But very few of us have learned how to fully develop the power of prayer. We have not yet learned that a man or woman is more powerful when they are in prayer than when they are behind the most powerful guns we have ever developed. We have not learned that a nation is more powerful when it unites in earnest prayer to God than when its resources are channeled into defensive weapons. We have not discovered that the answers to all our problems can be had through contact with Almighty God.
I know from personal experience that we are only able to move forward in our evangelistic work by your prayers. If it were not for the prayers of thousands of God’s people throughout the world, our ministry would completely fail.
Now let us look at prayer objectively. What does the Bible say about effectual praying?
First, prayer is for God’s children. Jesus said, when you pray, say, “Our Father …” (see Matthew 6:9).
Unless we have been born into the family of God through the new birth, we have no right to ask favors of God. The Bible says, “But as many as received Him, to them He gave the right to become children of God, to those who believe in His name” (John 1:12).
Oh, my friend whose prayers have not been answered, God invites you to the intimacy of spiritual sonship, “That you may become blameless and harmless, children of God without fault in the midst of a crooked and perverse generation, among whom you shine as lights in the world” (Philippians 2:15).
Second, effectual prayer is offered in faith.
The Bible says, “Therefore I say to you, whatever things you ask when you pray, believe that you receive them, and you will have them” (Mark 11:24).
It goes without saying that if our prayers are aimless, meaningless and mingled with doubt, they will go unanswered. Prayer is more than a wish turned heavenward. It is the voice of faith directed Godward.
Third, dynamic prayer emanates from an obedient heart.
The Bible says, “And whatever we ask we receive from Him, because we keep His commandments and do those things that are pleasing in His sight” (1 John 3:22).
Further, the Bible says, “However, if you do not obey the voice of the Lord, but rebel against the commandment of the Lord, then the hand of the Lord will be against you” (1 Samuel 12:15).
If you want to get your prayers through to God, surrender your stubborn will to Him, and He will hear your cry.
Fourth, we are to pray in Christ’s Name.
Jesus said, “And whatever you ask in My name, that I will do, that the Father may be glorified in the Son” (John 14:13).
We are not worthy to approach the holy throne of God except through our advocate, Jesus Christ. God, for Christ’s sake, forgives our sins. God, for Christ’s sake, supplies our needs. God, for Christ’s sake, receives our prayers. Our approach to God has been made possible because of Jesus Christ.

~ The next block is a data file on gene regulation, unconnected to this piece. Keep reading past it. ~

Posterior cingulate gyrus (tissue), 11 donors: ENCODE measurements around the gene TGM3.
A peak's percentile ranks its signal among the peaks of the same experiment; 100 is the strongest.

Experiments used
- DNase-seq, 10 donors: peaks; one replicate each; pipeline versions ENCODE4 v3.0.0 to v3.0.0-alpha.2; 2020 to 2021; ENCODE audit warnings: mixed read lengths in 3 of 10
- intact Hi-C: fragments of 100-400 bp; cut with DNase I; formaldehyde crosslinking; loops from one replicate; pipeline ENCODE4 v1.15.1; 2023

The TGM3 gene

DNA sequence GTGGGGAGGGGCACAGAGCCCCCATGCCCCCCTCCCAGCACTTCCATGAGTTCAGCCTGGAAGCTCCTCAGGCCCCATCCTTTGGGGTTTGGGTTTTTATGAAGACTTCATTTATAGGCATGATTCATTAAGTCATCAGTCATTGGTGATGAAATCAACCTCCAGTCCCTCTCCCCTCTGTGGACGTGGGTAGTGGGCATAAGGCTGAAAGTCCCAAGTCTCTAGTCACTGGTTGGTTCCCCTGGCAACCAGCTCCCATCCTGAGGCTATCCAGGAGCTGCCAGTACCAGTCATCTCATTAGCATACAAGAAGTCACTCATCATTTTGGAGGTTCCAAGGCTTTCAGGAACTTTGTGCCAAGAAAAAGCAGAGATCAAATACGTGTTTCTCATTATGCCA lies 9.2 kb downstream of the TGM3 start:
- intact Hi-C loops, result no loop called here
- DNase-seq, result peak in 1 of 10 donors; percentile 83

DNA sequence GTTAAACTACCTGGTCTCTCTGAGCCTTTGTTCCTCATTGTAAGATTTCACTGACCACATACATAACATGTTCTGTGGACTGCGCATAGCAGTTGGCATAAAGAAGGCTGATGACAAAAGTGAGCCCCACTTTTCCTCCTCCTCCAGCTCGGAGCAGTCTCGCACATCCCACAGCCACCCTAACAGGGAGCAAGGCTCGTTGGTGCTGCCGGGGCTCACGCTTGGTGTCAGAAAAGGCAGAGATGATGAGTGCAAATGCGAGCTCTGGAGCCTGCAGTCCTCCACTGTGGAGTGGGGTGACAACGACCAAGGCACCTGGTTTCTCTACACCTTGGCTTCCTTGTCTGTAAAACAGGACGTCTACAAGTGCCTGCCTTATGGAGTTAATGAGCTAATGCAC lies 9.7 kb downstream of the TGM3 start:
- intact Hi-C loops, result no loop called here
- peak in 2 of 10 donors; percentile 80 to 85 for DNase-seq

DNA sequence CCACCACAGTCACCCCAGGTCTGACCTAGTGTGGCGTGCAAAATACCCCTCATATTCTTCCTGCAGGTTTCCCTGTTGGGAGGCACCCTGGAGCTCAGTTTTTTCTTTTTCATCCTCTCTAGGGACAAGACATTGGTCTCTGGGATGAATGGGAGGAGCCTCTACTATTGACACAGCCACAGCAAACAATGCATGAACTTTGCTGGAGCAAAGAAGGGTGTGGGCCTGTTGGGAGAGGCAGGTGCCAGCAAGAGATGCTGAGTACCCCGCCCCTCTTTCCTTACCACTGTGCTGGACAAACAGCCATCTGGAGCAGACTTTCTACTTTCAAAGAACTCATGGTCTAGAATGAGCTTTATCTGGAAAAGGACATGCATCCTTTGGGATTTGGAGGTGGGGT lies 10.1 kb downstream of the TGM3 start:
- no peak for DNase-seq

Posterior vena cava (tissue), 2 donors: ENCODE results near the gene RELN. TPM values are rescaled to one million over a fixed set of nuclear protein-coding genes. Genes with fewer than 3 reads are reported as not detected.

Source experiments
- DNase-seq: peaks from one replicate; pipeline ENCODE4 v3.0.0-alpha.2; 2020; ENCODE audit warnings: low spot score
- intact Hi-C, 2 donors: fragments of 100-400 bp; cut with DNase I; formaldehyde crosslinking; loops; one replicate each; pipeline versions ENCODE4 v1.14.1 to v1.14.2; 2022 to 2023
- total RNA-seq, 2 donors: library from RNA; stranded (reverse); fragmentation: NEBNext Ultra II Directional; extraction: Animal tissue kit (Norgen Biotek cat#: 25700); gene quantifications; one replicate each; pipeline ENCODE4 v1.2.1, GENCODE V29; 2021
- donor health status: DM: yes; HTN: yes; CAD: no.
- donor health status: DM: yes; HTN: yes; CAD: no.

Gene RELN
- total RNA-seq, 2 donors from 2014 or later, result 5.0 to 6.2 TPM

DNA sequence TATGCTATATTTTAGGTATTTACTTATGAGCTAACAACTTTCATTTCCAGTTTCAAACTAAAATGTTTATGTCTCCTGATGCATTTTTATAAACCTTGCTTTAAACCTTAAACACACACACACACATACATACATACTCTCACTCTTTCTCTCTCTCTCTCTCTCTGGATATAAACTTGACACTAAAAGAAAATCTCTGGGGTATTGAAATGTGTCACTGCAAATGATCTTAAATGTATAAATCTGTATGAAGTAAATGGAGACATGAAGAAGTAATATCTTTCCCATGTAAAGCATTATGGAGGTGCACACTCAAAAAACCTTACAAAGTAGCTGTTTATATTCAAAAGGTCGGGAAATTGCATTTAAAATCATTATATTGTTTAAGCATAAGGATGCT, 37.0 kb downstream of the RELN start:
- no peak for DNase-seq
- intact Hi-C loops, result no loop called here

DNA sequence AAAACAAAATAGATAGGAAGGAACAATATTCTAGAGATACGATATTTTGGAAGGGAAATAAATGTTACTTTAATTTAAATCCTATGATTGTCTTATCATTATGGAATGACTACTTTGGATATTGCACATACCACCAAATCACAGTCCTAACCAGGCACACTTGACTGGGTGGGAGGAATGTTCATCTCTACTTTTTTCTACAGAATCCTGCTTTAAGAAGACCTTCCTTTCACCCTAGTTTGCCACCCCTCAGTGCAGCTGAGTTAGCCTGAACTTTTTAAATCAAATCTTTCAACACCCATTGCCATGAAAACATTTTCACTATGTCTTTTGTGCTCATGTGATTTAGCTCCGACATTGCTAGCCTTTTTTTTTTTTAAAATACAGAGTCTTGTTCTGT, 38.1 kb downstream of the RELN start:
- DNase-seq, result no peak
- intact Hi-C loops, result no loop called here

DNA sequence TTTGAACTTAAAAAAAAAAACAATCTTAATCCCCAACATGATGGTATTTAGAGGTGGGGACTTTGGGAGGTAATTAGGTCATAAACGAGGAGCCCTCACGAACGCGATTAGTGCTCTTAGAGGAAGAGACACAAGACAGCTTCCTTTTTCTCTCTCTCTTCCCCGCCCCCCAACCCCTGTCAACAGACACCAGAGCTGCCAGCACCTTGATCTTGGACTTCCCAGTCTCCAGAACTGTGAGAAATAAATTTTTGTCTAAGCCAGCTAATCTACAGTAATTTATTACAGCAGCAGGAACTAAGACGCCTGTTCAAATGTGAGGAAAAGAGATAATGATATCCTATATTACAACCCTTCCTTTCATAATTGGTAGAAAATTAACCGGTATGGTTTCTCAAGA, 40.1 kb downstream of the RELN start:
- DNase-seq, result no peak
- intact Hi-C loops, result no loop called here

Fifth, we must desire the will of God.
Even our Lord, contrary to His own disposition at the moment, said, “O My Father, if this cup cannot pass away from Me unless I drink it, Your will be done” (Matthew 26:42).
Prayer couples you with God’s true purposes for you and the world. It not only brings the blessings of God’s will to your own personal life, but it brings you the added blessing of being in step with God’s plan.
And last, our prayer must be for God’s glory.
The model prayer that Jesus has given us concludes with, “Yours is the kingdom and the power and the glory forever” (Matthew 6:13). If we are to have our prayers answered, we must give God the glory. Our Lord said to His disciples, “And whatever you ask in My name, that I will do, that the Father may be glorified in the Son” (John 14:13).
What a privilege is ours, the privilege of prayer! We are to pray in times of adversity, lest we become faithless and unbelieving. We are to pray in times of prosperity, lest we become boastful and proud. We are to pray in times of danger, lest we become fearful and doubting. We need to pray in times of security, lest we become self-sufficient. Sinners, pray to a merciful God for forgiveness! Christians, pray for an outpouring of God’s Spirit upon a willful, evil, unrepentant world. Parents, pray that God may crown your home with grace and mercy! Children, pray for the salvation of your parents!
Christians, saints of God, pray that the dew of Heaven may fall on earth’s dry, thirsty ground, and that righteousness may cover the earth as the waters cover the sea. Pray, believing, with this promise of our Savior in mind, “Whatever things you ask when you pray, believe that you receive them, and you will have them (Mark 11:24).
“Satan trembles when he sees the weakest saint upon his knees”—so pray, Christian, pray! ©1955 BGEA
Scripture quotations are taken from The Holy Bible, New King James Version.
Photo: Courtesy of the Boston Herald